Wednesday, 9 December 2009

Things we noticed watching tv this week - well actually last week

The Men Who Stare At Goats is the best Coen brothers' film that the Coen brothers never made. Although I knew going into the movie that they hadn't written or directed it, we arrived a little late so missed the opening credits. It's so like one of their movies, complete with Coen regular George Clooney in the lead role, and Jeff Bridges virtually reprising his iconic role as The Dude in The Big Lebowski, that I was convinced I would discover at the end credits that they had at least produced it. But they didn't and to my knowledge had nothing to do with it. However it was interesting to note that there was a strong British influence, from writer Peter Straughan, to producer Ruby Films and BBC Films, which was all the more remarkable considering the movie felt so much like an American indie.

The supposedly, maybe, a little bit true, premise is that the US military once had a special unit trained to fight by using the power of the their mind. So they could mentally detect where someone was hiding, or even kill etc. They are called Jedi warriors, which seemed like one big in-joke considering the presence of Ewan McGregor. But the movie is actually about guilt and redemption. Clooney's character is the star pupil, and reaches the point where he is tested as to whether he can kill a goat simply by staring at it. At first he is reluctant - what has this innocent goat done to him? But soon he succumbs, and is willing to sacrifice the goat because he just needs to know whether he can do it or not. But when he does, he is racked with guilt, and he is never the same man again. Of course it's daft and played for laughs. But isn't that a poignant and profound observation. Just because we can do something, doesn't necessarily mean we should. And this (rather weird) journey is all about how he can atone from this one moment weakness.

And one moment of weakness is at the heart of the climax, or probably anti climax would be more accurate, of A Serious Man (definitely the Coen brothers this time.) I liked this movie. I liked the eccentric characters and I liked the very bittersweet comedy. But the ending was infuriating. I've never been a fan of movies that just seem to stop, with no sense of resolution or even evolution. In fact, considering all the bad things that are hurled at the protagonist, the one moment of fraudulent weakness he displays at the end feels like it should come at the beginning. Maybe that's the point and I am missing it. The subject of faith and God comes up on a few occasions in what must be the most Jewish movie of all time. And perhaps the Coen's are suggesting that the Almighty already knew what Larry Gopnik was going to do and therefore punished him in advance! But I'm not sure I buy that. However leaving the ending aside, what was really interesting to note was how the Coen's handled their protagonist. Larry is not a bad man. And you certainly don't get the sense that they don't like their leading man. Quite the opposite. But nevertheless they don't hesitate is putting him through the absolute wringer. That is where the drama and wry comedy comes from. And I often find that I am too easy on my characters, especially the protagonist. I created them, and I get to know them better than anyone, and then I am soft on them! I don't want them to suffer. But if they don't suffer, emotionally as much as physically, then the story will.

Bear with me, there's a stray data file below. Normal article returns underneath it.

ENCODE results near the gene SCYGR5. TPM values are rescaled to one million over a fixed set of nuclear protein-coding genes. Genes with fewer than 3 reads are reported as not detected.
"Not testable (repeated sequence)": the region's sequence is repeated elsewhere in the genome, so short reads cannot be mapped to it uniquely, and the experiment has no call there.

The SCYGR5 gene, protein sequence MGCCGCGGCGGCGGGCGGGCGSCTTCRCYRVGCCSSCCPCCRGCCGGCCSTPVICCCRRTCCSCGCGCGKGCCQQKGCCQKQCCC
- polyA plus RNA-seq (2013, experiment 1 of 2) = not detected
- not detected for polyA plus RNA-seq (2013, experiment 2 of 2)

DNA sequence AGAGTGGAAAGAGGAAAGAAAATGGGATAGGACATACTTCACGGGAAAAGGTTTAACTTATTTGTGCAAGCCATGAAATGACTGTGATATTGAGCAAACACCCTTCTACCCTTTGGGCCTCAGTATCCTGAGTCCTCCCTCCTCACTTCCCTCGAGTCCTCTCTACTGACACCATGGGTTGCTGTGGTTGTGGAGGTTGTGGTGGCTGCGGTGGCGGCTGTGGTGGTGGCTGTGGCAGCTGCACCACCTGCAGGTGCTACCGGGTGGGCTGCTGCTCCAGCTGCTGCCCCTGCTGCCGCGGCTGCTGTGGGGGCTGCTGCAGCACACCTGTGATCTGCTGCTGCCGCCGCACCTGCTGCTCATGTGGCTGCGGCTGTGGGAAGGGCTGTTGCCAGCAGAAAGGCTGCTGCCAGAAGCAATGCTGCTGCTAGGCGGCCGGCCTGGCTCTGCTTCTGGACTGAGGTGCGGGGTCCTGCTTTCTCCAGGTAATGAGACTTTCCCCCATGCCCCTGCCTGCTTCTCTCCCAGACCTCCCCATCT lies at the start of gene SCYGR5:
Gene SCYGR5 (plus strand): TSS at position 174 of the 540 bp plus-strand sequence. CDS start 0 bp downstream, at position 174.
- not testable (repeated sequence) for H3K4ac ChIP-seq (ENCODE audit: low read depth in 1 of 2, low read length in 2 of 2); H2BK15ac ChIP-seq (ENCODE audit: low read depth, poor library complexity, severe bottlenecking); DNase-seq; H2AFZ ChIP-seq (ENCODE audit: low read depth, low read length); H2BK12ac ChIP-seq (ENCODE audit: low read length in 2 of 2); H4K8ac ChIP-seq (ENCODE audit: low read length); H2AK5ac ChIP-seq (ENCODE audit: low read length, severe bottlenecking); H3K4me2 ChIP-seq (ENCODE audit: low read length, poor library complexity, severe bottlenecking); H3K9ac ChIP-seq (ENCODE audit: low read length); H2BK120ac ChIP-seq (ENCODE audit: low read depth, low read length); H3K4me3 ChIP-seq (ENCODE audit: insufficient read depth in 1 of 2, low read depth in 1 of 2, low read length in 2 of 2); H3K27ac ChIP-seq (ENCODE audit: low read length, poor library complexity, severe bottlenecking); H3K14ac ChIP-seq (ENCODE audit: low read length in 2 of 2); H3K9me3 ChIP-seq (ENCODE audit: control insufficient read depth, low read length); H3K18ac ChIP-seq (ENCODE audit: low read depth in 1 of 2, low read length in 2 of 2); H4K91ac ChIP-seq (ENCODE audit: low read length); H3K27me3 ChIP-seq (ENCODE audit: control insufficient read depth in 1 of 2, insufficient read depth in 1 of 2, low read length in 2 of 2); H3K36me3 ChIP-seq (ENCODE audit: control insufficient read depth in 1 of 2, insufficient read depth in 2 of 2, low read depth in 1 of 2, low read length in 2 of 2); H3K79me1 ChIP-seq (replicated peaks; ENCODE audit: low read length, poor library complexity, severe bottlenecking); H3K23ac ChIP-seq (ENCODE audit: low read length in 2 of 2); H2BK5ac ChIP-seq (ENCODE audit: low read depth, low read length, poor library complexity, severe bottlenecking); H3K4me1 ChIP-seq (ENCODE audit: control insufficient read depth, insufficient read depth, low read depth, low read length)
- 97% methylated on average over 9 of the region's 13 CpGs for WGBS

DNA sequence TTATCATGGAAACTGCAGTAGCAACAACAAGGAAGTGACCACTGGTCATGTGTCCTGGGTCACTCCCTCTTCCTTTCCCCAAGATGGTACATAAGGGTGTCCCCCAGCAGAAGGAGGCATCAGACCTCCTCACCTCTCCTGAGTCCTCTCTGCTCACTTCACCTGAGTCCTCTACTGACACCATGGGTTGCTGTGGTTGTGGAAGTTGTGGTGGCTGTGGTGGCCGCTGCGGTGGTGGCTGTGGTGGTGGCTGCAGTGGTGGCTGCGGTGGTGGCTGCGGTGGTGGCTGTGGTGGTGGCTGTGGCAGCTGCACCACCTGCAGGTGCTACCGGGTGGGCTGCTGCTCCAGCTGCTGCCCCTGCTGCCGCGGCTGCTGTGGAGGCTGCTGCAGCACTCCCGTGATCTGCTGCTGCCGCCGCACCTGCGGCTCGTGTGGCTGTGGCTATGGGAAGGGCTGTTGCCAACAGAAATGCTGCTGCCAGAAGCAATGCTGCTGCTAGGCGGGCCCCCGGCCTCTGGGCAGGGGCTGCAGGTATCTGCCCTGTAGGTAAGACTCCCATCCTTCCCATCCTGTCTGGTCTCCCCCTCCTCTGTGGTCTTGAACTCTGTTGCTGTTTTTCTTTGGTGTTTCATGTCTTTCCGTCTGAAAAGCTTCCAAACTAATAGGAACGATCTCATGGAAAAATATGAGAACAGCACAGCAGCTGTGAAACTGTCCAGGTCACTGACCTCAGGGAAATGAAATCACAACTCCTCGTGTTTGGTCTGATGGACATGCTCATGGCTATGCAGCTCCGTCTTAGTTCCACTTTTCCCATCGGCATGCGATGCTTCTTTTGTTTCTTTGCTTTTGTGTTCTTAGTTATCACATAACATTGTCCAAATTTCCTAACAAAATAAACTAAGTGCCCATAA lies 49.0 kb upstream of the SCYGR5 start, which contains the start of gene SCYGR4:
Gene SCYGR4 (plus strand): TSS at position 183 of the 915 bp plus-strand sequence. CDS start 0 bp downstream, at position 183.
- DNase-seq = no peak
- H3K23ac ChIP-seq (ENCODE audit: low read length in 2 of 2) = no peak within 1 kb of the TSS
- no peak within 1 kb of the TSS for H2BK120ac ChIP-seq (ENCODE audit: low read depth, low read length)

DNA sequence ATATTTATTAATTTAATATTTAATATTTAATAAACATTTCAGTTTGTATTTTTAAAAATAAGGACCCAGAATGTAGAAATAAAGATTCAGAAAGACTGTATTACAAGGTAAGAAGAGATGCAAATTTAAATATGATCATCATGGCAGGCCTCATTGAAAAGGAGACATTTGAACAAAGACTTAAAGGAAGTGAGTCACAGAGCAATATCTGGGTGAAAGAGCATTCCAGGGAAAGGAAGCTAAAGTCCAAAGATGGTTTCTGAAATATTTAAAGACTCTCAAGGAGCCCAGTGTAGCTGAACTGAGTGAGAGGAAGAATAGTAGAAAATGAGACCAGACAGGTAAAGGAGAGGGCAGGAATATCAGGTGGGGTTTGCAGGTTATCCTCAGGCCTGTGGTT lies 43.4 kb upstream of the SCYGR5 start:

So what did we see from my NY movie fest. In brief:
Into the Storm - don't be afraid to make your protagonist, even a national hero, into a complex, often unpleasant, human being.
Up - the power of visual story telling cannot be underestimated. It's crucial in animated movie because children respond to it. But as adults we never lose this and a picture really can be worth a thousand words.
Julie & Julia - a lack of much at stake and of narrative drive will mean the story falls flat, even with a couple of likable lead characters.
District Nine - On the contrary, a strong narrative drive with very clear goals and a tough journey for the protagonist, will keep an audience emotionally engaged on the edge of their seat.
The Men Who Stare at Goats - real themes and emotions can make even the most surreal of plots resonate.
A Serious Man - Don't love your characters so much that you aren't willing to put them through hell for the sake of the story.

I'm willing to bet that we all knew these things already. Nothing written above is anything particularly new. But as soon as we decide to become screenwriters, our days of casual viewing are over. Entertainment is one thing, but we can take learn from everything we watch. And reading theory books and attending lectures is one thing. But when you see it on screen, and pick out this is why this does or doesn't work. That's when the writing really comes alive.

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